Not super duper sure, but quite sure, don't know what to try anymore, picrelated

>> No.11513337
File: 73 KB, 1024x576, 1585348757429m.jpg [View same] [iqdb] [saucenao] [google]

Ayo boys, philosophy chad here.

Are there any exercise books you guys could recommend so I can develop my algebra 1 skills? I am aware that's an embarrassing request, but my mathematics illiteracy is holding me back in my philosophy of science studies.

>> No.11513340

or Lang's Basic Mathematics if you want to get memed

>> No.11513349

Herstein's Topics in Algebra should be good, I used it for my Algebra 1 class

>> No.11513354
File: 3.44 MB, 1034x1639, file.png [View same] [iqdb] [saucenao] [google]


>> No.11513362

there is only one way to put the halfcircle into a circle (up to rotation)
there is only one way to put this triangle into a circle, up to rotation
so if you assume "set(AB) can be still covered by the circle C" you have only one degree of freedom, just rotating the triangle around
so you can just put a parameter [math]\alpha[/math] for this angle and compute the minimum of a one-variable function
finally, compare to the configuration on the left of your picture

>> No.11513366

Art of Problem Solving - Pre-Algebra (It's mostly not just pre-algebra but it's very good to read this too)

Art of Problem Solving - Introduction to Algebra

>> No.11513375

>I'll wait for you to make them if you quit it with the off-topic images.
Ok, deal, you can make the one after the next.

>> No.11513380
File: 111 KB, 1024x576, 1585090090135m.jpg [View same] [iqdb] [saucenao] [google]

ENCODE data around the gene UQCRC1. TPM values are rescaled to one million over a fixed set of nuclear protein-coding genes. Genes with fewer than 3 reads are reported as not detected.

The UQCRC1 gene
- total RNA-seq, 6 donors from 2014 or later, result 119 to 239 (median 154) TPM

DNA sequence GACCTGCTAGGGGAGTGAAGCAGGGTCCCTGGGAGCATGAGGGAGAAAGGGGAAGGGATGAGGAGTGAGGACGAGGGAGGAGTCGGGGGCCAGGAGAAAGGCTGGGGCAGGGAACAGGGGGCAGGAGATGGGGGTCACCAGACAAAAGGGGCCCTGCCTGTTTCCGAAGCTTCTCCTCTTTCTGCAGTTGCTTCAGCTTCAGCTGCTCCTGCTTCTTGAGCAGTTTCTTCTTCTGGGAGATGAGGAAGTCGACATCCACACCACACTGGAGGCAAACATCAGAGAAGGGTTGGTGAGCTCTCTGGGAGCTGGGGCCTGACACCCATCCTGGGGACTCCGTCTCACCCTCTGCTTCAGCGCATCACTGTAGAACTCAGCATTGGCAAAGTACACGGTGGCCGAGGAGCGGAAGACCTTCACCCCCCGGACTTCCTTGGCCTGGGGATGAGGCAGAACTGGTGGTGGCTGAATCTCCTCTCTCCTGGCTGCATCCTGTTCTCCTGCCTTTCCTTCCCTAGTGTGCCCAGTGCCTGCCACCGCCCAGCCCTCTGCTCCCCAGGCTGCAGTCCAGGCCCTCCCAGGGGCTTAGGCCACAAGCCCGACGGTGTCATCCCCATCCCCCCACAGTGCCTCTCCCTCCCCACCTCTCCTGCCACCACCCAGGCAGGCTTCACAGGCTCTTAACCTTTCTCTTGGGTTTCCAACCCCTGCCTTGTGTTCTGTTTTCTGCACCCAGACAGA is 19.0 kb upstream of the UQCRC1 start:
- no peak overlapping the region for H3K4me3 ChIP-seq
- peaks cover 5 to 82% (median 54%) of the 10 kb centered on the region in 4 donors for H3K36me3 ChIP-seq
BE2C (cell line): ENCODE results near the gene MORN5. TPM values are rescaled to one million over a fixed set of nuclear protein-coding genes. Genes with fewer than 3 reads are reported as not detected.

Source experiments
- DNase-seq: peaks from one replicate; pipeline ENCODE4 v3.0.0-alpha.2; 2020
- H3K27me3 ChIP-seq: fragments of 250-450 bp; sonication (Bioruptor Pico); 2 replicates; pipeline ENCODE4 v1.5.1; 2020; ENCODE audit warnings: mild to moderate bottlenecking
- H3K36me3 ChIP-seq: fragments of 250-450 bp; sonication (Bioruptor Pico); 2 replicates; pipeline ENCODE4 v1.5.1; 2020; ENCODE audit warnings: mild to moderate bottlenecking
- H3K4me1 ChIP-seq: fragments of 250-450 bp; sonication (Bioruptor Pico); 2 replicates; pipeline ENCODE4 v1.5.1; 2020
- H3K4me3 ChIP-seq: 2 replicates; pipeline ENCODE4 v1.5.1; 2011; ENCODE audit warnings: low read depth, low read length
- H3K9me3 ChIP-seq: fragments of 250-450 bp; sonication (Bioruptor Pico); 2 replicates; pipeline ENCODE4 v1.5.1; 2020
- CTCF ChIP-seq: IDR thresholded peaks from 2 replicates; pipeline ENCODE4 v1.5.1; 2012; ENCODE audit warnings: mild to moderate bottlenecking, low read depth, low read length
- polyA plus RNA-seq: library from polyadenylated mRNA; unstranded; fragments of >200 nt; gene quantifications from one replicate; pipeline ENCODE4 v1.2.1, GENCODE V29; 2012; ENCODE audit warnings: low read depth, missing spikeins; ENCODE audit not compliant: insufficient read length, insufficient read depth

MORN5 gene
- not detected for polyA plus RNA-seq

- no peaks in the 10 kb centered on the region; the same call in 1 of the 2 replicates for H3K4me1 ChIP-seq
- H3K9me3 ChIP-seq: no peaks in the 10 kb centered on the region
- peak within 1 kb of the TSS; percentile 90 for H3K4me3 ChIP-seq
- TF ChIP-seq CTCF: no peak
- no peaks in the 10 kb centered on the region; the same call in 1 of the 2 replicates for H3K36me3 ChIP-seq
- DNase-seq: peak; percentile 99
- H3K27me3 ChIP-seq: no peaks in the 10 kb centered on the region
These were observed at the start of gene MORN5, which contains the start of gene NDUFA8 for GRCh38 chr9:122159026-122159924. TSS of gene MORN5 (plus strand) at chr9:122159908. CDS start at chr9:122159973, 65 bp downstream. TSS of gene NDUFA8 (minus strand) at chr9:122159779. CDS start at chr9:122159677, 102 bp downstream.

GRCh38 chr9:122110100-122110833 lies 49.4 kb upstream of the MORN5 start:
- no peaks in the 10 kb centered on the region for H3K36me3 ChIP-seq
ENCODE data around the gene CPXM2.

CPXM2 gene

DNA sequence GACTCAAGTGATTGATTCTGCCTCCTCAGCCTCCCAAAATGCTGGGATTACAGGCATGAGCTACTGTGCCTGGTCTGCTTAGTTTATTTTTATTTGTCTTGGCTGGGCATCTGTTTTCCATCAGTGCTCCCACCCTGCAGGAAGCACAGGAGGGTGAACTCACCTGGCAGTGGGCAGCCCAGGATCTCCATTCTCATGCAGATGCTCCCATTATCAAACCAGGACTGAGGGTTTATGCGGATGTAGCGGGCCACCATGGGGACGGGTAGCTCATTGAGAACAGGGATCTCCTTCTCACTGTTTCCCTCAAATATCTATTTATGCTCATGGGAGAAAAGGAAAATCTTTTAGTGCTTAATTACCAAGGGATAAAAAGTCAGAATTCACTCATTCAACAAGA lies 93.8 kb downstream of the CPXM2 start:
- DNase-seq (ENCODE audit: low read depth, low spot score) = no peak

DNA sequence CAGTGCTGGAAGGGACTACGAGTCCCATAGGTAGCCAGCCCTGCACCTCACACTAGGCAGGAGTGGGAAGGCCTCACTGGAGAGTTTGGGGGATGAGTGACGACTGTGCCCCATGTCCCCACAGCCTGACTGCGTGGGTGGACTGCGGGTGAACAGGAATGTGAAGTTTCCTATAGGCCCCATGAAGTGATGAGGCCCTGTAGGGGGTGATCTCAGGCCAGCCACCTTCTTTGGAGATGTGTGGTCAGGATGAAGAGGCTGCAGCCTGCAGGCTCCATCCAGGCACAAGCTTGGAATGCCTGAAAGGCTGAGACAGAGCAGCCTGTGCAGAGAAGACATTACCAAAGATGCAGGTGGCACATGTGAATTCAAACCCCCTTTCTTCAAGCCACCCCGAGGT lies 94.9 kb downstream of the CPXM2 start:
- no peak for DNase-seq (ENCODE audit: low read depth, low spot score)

Thanks, fellas. I appreciate it a lot.

>> No.11513383

Herstein is algebra II.

>> No.11513452

well yeah, but from the right picture it is pretty obvious that whichever way you rotate it it will never be as small as the tiny area on the left, and the max area included in the semicircle will be at most 3/4 of the area of the triangle. So it doesn't work I guess.

>> No.11513460
File: 5 KB, 611x659, oh no no no no.png [View same] [iqdb] [saucenao] [google]

What if it's like this tho?

>> No.11513502

the other post said there's only one way to put an that (inscribed)triangle into a circle, up to rotation. will check tomorrow

>> No.11513860
File: 117 KB, 1314x1578, ratinablanket.png [View same] [iqdb] [saucenao] [google]

I like maths, I like cute animals, I like peace and quiet. I like the quarantine.

>> No.11514045

>Have 6 girls ready to fuck
>Can't because quarantined
I fucking hate it.

>> No.11514057

R u me?

>> No.11514067

what is tropical geometry about and what is it's motivation?

>> No.11514071

elements of modern algebra by linda gilbert is a nice one

>> No.11514072

it's like algebraic geometry, but it's hot and sweaty and there's a lot of bugs

>> No.11514112

Algebraic Geometry is the european superior continent

Tropical geometry is the south american peasant


>> No.11514442

One of the required classes for my masters states:
>The student must have a solid understanding of linear algebra, calculus, ordinary differential equations, and Fourier theory...
It's an engineering analysis course. What textbooks would you recommend for preparing for this? The most math I've taken so far was calc III & diffeq like... two years ago. I would just audit a bunch of math courses, but the math department at my uni is iffy. Plus the credits would still go towards my total registered amount and I'd have to pay for them.

Thanks in advance.

t. stupid mechE student

>> No.11514610
File: 313 KB, 1024x393, 1585553870599.png [View same] [iqdb] [saucenao] [google]

/mg/pill me on topos

>> No.11514612

muh gomboc

>> No.11514616

How do I get better at forming differential equations from a paragraph of information. I was always aces at forming an algebraic formula from word problems but with differential equations the language used just confuses me.

Also, with something like
>a raindrop evaporates at a rate relative to is surface area
How tf do I get (dV/dt) = -kV^(2/3) (where k is constant)? I knew it would be dV/dt and I know the volume and surface area of a sphere, but otherwise I have no idea.

>> No.11514619

For my final year of undergraduate, I have to pick either a paper on Math Logic or Hilbert Spaces do get a math major. Which should I do and why?

>> No.11514626